The Queen's Swan Markers - Swan Upping 2021There is confusion and myth surrounding swan ownership in the UK and the association of swans with the Royal Family. The facts, though, while ancient in origin, are clear and precise.
Ownership of swans in the UK
All unmarked mute swans on open waters in the UK are the property of the Crown (the office of the Queen or Royal Family), a right established in the 12th century. Three other organizations retain rights of swan ownership. Mute swans marked with a leg ring denote their ownership by Abbotsbury Swannery in Dorset (gained the right to own swans in the 14th century and can be visited today) and the Vintners' Company and Worshipful Company of Dyers, two ancient livery companies (mediaeval trade associations) both of which gained the right to own swans in the 15th century.
Each year a five day process known as Swan Upping is carried out along certain stretches of the River Thames by the Queen's Swan Marker and his attendants. The Swan Markers identify, weigh, and health check cygnets and place leg rings on the cygnets of birds not owned by the Queen. All cygnets of unmarked birds belong to the Queen and are not marked.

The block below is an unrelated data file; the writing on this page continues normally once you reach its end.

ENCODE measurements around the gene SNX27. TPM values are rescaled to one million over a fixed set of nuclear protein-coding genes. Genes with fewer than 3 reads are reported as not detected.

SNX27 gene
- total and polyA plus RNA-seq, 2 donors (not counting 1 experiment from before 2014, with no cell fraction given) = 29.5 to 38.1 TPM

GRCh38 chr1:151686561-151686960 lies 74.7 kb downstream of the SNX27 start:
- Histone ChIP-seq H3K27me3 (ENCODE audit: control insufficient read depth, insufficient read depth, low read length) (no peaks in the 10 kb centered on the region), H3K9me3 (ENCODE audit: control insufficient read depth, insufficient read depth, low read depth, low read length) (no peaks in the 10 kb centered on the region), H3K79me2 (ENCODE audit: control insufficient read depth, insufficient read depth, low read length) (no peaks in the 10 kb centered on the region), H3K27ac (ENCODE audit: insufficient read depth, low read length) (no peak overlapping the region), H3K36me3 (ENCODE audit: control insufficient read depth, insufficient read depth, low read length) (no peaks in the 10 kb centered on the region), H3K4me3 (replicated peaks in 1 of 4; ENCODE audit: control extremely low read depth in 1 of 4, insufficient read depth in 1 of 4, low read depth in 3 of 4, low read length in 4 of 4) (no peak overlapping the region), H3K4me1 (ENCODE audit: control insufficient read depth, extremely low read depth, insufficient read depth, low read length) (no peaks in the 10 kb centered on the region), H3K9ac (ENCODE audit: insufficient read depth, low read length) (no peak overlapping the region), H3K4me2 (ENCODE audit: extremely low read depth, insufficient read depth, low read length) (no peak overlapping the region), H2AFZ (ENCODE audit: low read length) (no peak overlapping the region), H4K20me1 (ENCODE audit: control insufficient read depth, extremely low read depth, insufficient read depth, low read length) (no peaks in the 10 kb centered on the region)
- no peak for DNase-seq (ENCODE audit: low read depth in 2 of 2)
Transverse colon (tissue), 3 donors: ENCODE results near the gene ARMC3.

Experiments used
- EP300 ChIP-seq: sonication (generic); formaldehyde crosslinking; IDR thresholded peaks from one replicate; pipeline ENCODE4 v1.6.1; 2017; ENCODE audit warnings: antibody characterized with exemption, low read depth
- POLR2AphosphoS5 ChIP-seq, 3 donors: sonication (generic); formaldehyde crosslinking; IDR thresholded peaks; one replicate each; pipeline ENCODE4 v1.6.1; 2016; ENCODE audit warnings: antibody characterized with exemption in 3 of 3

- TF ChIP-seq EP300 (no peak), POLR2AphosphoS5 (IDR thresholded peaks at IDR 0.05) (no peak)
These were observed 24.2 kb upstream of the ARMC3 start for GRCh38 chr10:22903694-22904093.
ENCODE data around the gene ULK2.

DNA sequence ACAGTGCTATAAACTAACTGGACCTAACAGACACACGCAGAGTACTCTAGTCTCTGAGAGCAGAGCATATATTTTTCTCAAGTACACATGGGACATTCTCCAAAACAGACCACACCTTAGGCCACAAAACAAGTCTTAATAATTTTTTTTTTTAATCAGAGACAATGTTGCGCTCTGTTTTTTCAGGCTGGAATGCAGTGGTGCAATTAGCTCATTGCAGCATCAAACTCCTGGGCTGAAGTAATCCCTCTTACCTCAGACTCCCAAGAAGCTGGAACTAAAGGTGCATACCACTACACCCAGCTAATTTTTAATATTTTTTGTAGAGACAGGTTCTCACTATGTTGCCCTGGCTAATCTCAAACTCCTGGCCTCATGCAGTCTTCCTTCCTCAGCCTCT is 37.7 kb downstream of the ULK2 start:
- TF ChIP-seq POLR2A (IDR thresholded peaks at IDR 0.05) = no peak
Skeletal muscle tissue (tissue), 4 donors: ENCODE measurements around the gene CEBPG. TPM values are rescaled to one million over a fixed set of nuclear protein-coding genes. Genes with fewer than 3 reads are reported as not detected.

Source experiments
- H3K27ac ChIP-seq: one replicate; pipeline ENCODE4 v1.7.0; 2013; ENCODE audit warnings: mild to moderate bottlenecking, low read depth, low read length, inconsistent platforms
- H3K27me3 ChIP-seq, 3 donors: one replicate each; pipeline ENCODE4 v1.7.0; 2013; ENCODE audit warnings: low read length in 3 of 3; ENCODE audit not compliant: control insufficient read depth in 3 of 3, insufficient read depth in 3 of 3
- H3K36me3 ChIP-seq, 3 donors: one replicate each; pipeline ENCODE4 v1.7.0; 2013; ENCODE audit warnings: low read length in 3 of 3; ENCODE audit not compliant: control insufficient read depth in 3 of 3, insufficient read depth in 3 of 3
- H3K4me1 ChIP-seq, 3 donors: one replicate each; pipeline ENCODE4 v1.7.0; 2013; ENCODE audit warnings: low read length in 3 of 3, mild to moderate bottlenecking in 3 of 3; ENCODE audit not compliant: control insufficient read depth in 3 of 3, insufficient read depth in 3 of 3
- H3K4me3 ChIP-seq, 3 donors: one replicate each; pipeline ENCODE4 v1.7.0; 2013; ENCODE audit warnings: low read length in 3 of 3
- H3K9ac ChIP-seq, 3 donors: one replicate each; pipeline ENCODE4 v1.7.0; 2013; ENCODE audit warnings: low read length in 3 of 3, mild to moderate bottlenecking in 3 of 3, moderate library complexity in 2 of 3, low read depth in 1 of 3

UK swan population
Three species of swan are found in the wild in the UK.
Mute swans (Cygnus olor). Adult c. 150cm bill-to-tail, wingspan up to 235cm, weight up to 12kg, 6,400 pairs breeding in the UK, 74,000 birds wintering in the UK (from Europe).
Whooper swans (Cygnus cygnus). Adult c. 150cm bill-to-tail, wingspan up to 235cm, weight up to 11kg, 23 pairs breeding in the UK, 11,000 birds wintering in the UK (from Iceland)
Bewick's swans (Cygnus columbianus bewickii). Adult c. 120cm bill-to-tail, wingspan up to 195cm, weight up to 6kg, c. 5,000 birds wintering in the UK (from Siberia, Russia).